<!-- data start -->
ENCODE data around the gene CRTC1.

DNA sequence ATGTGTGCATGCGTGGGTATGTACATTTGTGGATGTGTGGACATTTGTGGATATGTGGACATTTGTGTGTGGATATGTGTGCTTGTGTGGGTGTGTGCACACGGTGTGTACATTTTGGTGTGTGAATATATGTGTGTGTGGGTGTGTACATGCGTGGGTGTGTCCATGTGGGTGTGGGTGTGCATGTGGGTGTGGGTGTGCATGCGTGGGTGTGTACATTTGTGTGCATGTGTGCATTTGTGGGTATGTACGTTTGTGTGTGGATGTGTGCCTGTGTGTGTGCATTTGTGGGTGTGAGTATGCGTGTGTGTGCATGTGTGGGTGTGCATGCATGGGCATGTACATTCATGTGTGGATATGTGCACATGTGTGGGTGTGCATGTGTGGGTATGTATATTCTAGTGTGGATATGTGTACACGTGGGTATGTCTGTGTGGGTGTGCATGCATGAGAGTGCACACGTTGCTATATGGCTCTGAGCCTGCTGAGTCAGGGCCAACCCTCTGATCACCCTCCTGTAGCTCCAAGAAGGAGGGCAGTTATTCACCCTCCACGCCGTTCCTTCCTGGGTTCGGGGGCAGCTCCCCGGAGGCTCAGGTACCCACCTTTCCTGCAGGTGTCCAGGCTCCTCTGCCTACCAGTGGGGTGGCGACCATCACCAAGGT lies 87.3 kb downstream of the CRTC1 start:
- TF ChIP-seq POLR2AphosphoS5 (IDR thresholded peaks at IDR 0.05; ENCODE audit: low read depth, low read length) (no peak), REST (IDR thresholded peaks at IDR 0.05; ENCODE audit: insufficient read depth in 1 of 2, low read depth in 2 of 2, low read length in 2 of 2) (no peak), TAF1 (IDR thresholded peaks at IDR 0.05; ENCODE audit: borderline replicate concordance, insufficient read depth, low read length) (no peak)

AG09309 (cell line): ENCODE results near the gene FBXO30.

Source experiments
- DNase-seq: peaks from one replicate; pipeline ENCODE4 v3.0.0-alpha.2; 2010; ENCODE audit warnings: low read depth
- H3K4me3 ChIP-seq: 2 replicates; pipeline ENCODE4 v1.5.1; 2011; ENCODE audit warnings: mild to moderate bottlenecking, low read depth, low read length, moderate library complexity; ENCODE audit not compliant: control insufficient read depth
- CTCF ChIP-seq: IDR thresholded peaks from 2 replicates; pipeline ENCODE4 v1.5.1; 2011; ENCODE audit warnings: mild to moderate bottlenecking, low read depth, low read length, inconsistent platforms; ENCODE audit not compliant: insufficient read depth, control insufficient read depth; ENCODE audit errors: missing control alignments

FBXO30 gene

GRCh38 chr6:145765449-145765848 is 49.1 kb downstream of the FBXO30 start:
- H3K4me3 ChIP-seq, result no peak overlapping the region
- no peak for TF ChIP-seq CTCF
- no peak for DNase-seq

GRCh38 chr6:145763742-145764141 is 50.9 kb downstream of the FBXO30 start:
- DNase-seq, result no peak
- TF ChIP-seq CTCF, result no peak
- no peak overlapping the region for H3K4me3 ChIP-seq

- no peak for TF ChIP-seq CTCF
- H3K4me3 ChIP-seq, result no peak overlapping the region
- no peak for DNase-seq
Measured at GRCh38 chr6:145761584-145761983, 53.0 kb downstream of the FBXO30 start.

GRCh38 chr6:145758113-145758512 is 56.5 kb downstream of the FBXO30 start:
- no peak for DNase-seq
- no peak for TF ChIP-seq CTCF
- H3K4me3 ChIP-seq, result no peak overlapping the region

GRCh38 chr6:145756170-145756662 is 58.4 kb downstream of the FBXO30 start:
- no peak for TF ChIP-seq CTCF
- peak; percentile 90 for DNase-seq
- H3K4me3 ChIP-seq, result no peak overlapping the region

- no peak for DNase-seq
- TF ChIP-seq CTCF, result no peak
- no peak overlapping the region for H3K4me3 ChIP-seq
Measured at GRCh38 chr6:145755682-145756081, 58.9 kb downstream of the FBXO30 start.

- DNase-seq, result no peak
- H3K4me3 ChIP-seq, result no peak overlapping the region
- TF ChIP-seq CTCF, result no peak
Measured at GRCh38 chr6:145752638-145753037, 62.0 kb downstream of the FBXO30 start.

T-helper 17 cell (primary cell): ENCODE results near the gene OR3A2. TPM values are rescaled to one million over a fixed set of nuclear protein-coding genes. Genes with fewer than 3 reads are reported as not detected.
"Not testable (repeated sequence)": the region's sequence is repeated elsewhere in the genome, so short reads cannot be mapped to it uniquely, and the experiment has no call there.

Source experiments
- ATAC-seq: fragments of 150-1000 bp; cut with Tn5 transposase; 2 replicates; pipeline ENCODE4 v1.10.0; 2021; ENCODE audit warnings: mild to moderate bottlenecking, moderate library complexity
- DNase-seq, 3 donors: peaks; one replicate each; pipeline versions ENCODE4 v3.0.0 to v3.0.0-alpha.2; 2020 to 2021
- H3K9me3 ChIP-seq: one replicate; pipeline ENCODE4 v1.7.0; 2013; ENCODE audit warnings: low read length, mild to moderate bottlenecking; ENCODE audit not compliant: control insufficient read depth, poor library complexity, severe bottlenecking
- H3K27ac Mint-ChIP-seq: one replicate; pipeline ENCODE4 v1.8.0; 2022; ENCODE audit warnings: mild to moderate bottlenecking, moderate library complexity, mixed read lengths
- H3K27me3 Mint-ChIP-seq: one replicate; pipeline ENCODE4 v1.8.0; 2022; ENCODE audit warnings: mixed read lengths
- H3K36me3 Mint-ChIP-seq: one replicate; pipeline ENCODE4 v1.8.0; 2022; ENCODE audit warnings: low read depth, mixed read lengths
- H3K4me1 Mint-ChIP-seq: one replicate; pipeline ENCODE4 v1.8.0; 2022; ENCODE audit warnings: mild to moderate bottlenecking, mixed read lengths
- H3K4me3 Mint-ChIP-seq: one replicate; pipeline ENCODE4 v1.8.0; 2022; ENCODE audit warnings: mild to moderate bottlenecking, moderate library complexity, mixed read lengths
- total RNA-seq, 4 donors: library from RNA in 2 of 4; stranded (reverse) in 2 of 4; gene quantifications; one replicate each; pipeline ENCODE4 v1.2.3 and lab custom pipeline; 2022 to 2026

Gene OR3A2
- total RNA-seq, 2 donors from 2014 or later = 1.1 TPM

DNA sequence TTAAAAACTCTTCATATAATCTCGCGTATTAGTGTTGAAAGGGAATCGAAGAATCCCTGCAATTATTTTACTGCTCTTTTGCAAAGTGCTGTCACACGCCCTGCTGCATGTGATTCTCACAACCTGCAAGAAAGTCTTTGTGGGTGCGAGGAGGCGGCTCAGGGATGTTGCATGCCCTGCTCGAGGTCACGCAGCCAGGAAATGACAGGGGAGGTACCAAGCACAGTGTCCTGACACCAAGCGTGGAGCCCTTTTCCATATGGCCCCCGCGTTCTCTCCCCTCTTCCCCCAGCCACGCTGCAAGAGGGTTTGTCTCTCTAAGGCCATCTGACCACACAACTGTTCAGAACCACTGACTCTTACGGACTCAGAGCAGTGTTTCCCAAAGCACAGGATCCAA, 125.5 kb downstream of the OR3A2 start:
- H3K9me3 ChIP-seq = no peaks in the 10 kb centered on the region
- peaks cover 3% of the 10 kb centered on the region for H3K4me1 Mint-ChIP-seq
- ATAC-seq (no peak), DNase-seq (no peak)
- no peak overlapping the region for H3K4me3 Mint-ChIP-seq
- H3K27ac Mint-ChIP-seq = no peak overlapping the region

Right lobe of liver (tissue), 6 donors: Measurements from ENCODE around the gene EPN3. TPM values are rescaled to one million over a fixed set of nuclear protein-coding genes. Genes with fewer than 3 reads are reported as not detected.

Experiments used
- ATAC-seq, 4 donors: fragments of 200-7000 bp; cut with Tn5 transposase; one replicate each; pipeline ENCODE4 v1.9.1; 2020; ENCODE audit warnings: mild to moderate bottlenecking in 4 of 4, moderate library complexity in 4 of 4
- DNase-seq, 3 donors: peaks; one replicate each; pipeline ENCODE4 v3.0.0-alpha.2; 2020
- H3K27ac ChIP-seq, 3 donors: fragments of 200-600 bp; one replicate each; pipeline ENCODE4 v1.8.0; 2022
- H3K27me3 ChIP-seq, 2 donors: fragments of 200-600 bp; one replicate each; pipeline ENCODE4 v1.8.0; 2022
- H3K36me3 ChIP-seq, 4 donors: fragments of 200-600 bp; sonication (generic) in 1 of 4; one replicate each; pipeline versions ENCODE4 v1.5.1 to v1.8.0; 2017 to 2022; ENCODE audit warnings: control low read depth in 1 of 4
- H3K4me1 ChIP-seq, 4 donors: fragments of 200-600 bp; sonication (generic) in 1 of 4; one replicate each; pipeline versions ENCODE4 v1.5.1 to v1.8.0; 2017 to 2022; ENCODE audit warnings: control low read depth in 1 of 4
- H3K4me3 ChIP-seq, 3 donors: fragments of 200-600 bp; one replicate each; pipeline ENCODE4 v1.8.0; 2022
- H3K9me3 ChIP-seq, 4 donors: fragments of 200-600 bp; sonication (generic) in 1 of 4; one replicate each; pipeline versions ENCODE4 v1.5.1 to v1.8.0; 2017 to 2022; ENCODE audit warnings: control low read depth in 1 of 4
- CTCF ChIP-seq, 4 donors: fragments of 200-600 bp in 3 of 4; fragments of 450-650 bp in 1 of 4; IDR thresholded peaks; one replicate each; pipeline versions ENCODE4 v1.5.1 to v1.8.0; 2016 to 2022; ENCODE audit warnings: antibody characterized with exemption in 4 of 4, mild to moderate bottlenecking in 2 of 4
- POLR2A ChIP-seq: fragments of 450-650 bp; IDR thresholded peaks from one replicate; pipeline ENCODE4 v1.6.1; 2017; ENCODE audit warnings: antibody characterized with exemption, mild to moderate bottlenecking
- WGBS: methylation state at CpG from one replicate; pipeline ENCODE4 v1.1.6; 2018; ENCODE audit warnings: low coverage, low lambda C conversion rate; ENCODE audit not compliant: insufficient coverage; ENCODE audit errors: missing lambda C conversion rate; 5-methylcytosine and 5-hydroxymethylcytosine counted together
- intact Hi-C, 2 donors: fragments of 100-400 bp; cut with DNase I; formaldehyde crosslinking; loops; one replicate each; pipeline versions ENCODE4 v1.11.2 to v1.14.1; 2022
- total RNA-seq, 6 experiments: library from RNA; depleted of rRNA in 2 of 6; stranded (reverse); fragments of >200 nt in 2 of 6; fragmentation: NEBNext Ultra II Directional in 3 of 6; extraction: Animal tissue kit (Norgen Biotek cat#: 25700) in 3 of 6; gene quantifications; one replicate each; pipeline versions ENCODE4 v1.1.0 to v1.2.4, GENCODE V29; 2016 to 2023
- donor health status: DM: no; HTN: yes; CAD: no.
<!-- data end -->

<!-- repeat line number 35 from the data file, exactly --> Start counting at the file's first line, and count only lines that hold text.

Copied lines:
- H3K4me3 ChIP-seq, result no peak overlapping the region